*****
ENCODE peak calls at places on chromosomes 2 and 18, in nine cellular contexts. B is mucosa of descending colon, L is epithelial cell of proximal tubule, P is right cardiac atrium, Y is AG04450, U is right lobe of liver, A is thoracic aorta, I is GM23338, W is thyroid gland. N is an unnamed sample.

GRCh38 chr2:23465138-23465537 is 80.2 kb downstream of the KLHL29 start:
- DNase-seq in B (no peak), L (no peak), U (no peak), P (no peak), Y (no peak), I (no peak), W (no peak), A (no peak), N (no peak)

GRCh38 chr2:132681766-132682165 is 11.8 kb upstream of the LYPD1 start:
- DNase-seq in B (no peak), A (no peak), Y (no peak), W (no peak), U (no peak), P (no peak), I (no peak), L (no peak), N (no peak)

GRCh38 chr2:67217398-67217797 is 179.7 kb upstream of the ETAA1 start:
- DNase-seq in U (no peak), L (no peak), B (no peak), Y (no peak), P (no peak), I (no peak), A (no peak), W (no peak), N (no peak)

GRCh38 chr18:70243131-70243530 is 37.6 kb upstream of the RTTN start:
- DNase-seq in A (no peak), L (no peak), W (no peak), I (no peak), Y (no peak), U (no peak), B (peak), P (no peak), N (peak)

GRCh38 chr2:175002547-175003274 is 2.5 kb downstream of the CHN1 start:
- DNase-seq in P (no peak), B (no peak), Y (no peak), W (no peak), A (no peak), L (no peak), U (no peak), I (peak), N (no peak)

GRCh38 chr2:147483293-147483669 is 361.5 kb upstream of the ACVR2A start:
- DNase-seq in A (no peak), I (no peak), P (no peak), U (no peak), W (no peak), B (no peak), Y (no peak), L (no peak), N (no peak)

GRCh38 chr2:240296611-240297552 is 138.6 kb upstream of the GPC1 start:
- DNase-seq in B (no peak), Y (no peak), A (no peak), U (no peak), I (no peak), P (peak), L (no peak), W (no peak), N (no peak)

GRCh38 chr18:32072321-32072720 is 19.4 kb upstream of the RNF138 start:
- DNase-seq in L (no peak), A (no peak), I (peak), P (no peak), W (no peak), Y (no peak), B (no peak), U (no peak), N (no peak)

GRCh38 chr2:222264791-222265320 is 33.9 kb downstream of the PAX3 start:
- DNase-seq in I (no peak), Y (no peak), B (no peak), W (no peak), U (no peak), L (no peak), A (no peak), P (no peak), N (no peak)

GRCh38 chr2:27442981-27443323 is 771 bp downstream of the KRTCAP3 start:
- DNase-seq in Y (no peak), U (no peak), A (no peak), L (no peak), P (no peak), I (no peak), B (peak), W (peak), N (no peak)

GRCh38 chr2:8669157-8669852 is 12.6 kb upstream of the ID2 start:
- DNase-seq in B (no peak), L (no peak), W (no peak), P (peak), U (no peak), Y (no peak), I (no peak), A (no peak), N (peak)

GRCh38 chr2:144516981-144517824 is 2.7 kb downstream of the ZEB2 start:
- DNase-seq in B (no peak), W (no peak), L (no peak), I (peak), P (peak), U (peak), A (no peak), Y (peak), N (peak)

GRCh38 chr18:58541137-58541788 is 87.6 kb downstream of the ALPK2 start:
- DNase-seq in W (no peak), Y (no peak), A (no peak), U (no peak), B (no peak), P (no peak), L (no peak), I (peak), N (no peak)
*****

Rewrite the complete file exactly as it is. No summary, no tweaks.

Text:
ENCODE peak calls at places on chromosomes 2 and 18, in nine cellular contexts. B is mucosa of descending colon, L is epithelial cell of proximal tubule, P is right cardiac atrium, Y is AG04450, U is right lobe of liver, A is thoracic aorta, I is GM23338, W is thyroid gland. N is an unnamed sample.

GRCh38 chr2:23465138-23465537 is 80.2 kb downstream of the KLHL29 start:
- DNase-seq in B (no peak), L (no peak), U (no peak), P (no peak), Y (no peak), I (no peak), W (no peak), A (no peak), N (no peak)

GRCh38 chr2:132681766-132682165 is 11.8 kb upstream of the LYPD1 start:
- DNase-seq in B (no peak), A (no peak), Y (no peak), W (no peak), U (no peak), P (no peak), I (no peak), L (no peak), N (no peak)

GRCh38 chr2:67217398-67217797 is 179.7 kb upstream of the ETAA1 start:
- DNase-seq in U (no peak), L (no peak), B (no peak), Y (no peak), P (no peak), I (no peak), A (no peak), W (no peak), N (no peak)

GRCh38 chr18:70243131-70243530 is 37.6 kb upstream of the RTTN start:
- DNase-seq in A (no peak), L (no peak), W (no peak), I (no peak), Y (no peak), U (no peak), B (peak), P (no peak), N (peak)

GRCh38 chr2:175002547-175003274 is 2.5 kb downstream of the CHN1 start:
- DNase-seq in P (no peak), B (no peak), Y (no peak), W (no peak), A (no peak), L (no peak), U (no peak), I (peak), N (no peak)

GRCh38 chr2:147483293-147483669 is 361.5 kb upstream of the ACVR2A start:
- DNase-seq in A (no peak), I (no peak), P (no peak), U (no peak), W (no peak), B (no peak), Y (no peak), L (no peak), N (no peak)

GRCh38 chr2:240296611-240297552 is 138.6 kb upstream of the GPC1 start:
- DNase-seq in B (no peak), Y (no peak), A (no peak), U (no peak), I (no peak), P (peak), L (no peak), W (no peak), N (no peak)

GRCh38 chr18:32072321-32072720 is 19.4 kb upstream of the RNF138 start:
- DNase-seq in L (no peak), A (no peak), I (peak), P (no peak), W (no peak), Y (no peak), B (no peak), U (no peak), N (no peak)

GRCh38 chr2:222264791-222265320 is 33.9 kb downstream of the PAX3 start:
- DNase-seq in I (no peak), Y (no peak), B (no peak), W (no peak), U (no peak), L (no peak), A (no peak), P (no peak), N (no peak)

GRCh38 chr2:27442981-27443323 is 771 bp downstream of the KRTCAP3 start:
- DNase-seq in Y (no peak), U (no peak), A (no peak), L (no peak), P (no peak), I (no peak), B (peak), W (peak), N (no peak)

GRCh38 chr2:8669157-8669852 is 12.6 kb upstream of the ID2 start:
- DNase-seq in B (no peak), L (no peak), W (no peak), P (peak), U (no peak), Y (no peak), I (no peak), A (no peak), N (peak)

GRCh38 chr2:144516981-144517824 is 2.7 kb downstream of the ZEB2 start:
- DNase-seq in B (no peak), W (no peak), L (no peak), I (peak), P (peak), U (peak), A (no peak), Y (peak), N (peak)

GRCh38 chr18:58541137-58541788 is 87.6 kb downstream of the ALPK2 start:
- DNase-seq in W (no peak), Y (no peak), A (no peak), U (no peak), B (no peak), P (no peak), L (no peak), I (peak), N (no peak)